I’ve blogged a lot about my definition of DevOps and what it means to me.
I’ve always thought it much larger than “Dev” and “Ops” and that there isn’t really an end state – it’s an ever changing idea that will adapt to meet the needs of the business.
That said, I’m asked quite often what “good” looks like? How do you know you are on the right path?
For me DevOps is a primarily a cultural idea. If the culture is right then the technology and people will follow. I talk to a lot of people who see this word “DevOps” and reach out straight to technology. DevOps isn’t another word for automating Cloud servers…
In order to an effective “DevOps” organisation I think you need 4 main pillars:
- Culture – does the culture of your company promote collaboration, self improvement etc?
- Process – you need to have processes that support different silo’s working together to achieve a fast pace of change
- People – if you don’t have the right people then it doesn’t matter how great your technology is. People and culture are very linked but I’ve tried to separate them here to demonstrate qualities that individuals hold vs values that the company holds
- Technology – what are the building blocks you need to be a mature DevOps enterprise?
The following is very much my view of what “utopia” looks like. The truth of the matter is that DevOps means different things to different people depending on what you are trying to achieve. For example, you absolutely don’t need to use public Cloud to achieve DevOps. However, I do think it’s a good pattern to promote working on high value tasks (rather than undifferentiated heavy lifting**) and using a common change process between development and Ops teams.
This is where I want my company to get to…
- Measure everything, always
- Individuals have empathy for the rest of the team (i.e. they don’t pass the buck)
- Shared goals and incentives
- Don’t reward the fire fighter, reward the fire preventer
- Reward innovation and challenging the status quo
- Don’t punish people when they try something new but fail
- There is no IT and “business”. IT as much “the business” as the sales people.
- Seeking to break down silo’s
- “It’s not my job” doesn’t exist
- “Its my server/code/network/database” doesn’t exist
- Individuals are empowered to make decisions
- Top-up management rather than top-down
- Restlessnes (relentlessly looking to improve themselves, others, processes etc)
- Good technical ability across a broad skill set (understand as much of other people’s jobs as possible)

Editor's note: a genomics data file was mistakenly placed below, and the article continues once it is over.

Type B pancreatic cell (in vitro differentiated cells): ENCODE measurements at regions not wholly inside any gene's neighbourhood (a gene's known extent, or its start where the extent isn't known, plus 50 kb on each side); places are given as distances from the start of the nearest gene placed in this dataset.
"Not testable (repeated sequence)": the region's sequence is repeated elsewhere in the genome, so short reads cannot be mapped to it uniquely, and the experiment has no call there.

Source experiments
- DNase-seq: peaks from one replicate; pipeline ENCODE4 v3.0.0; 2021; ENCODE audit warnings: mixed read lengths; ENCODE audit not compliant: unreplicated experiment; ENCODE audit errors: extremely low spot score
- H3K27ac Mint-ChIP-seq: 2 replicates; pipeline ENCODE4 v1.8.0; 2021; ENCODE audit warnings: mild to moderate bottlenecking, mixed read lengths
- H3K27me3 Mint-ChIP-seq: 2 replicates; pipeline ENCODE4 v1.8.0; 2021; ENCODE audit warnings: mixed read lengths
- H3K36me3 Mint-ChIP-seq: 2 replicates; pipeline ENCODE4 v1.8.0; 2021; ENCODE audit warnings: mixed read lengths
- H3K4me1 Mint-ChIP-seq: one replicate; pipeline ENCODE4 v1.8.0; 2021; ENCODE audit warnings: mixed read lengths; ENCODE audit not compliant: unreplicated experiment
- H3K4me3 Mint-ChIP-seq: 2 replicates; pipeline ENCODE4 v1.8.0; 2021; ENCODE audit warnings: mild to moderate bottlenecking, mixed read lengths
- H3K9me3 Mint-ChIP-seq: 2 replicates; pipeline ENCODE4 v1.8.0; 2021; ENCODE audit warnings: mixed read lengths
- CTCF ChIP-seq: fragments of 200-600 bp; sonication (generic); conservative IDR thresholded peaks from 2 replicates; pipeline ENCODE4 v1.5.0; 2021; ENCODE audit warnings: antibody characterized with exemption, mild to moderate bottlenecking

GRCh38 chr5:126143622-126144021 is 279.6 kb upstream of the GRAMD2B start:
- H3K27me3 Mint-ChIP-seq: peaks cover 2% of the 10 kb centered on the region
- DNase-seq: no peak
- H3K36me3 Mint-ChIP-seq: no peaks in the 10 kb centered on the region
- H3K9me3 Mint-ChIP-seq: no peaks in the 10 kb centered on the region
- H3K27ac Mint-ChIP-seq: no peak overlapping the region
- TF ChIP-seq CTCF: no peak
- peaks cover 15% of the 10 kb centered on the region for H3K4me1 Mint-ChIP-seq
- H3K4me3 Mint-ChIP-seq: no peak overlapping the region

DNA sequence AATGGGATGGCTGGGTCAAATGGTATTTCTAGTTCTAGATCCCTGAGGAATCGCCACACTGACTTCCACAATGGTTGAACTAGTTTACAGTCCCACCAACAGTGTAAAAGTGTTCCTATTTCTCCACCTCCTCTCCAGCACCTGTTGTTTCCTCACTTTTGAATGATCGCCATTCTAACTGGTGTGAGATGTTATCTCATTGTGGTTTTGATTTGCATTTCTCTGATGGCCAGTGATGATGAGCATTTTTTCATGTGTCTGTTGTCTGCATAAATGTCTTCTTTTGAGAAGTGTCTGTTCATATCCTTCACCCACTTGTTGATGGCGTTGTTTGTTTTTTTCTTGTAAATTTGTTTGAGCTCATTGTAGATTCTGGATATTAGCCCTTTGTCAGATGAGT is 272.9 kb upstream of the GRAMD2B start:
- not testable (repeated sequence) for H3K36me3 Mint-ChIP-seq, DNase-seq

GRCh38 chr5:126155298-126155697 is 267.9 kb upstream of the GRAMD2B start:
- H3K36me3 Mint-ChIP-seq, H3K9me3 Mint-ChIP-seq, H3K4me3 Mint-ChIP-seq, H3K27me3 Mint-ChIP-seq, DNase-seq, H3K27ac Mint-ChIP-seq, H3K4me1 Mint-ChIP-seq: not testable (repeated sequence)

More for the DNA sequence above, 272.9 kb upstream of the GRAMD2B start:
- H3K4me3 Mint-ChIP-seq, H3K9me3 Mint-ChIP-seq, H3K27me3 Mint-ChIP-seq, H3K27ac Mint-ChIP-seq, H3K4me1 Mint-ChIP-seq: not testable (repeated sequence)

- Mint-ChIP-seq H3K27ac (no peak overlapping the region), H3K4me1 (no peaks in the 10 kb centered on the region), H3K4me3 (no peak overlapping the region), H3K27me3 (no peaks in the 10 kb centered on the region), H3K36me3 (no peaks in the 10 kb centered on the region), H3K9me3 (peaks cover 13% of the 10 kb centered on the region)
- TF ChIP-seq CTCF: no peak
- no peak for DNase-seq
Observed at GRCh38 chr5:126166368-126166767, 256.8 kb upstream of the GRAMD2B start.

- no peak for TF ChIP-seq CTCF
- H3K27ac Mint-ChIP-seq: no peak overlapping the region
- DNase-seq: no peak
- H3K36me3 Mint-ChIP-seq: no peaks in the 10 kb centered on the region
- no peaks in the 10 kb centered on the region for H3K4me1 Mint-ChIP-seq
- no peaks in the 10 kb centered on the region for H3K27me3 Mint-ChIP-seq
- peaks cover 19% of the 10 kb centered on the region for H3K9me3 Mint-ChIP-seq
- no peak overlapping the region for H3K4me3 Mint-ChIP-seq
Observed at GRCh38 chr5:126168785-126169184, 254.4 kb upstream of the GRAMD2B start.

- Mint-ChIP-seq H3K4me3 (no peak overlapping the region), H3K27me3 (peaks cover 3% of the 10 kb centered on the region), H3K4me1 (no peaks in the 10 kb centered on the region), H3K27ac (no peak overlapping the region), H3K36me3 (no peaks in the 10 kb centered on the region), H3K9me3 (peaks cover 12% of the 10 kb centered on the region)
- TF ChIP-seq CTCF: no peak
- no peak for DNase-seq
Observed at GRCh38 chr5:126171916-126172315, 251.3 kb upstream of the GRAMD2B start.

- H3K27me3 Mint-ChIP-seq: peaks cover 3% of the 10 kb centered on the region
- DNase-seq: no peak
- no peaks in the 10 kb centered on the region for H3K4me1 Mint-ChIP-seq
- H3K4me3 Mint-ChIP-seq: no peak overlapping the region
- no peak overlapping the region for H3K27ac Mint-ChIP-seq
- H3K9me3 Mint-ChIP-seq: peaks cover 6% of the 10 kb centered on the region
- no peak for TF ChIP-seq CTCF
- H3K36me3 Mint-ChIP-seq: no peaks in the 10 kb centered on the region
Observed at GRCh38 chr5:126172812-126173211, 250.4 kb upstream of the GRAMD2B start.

- Everyone can code and use version control
- Everyone understands the test triangle
- Dev-test pairing
- Organised in small product focused teams rather than technology silo’s (align teams to the business not the technology)
- Common incentive schemes
- Favour automation and repeatability above anything else
- CIO/CTO are DevOps biggest guardians & SME’s and seek to destroy anything that affects that culture
- Natural face-to-face influencers rather than endless emailers
- Natural sharers of information
- Take an interest in their specialism outside of work (i.e. go to conferences and take part in the wider community)
- Continuous Integration
- Continuous Delivery
- Fail-early, fail often
- Release management team are facilitators of change not guardians of change (i.e. they try and aid change rather than stopping/slowing it)
- All change (I mean all) goes through the pipeline from left to right (dev, test, acceptance, production)
- Knowledge sharing and “just enough” documentation is part of the process
- Measuring success and failure is part of the process
- Retrospectives are part of the process
- TDD/BDD everything (including Puppet etc)
- Everything is in version control (code, automated tests, server config etc)
- Release automation tooling
- Convergent desired state tooling
- Cloud (private or public but the ability to spin servers up on demand)
- The same trending, monitoring & alerting solutions available through nonprod & prod
- Application Performance Management
- Service Virtualisation
- Continuous Integration
- Continuous Unit tests
- Continuous Service level tests
- Continuous GUI tests
- Performance testing
If you can get half way to delivering all of that then I think you should be in a very good place indeed.
It’s a long hard journey if you are a traditional Enterprise. Nothing worth achieving was ever easy though!
I’m outta here for what proved a fantastically successful 2014 (personally and work). 2015 is a massive year too for me but good luck in whatever you have planned ahead.
Happy New Year to you all!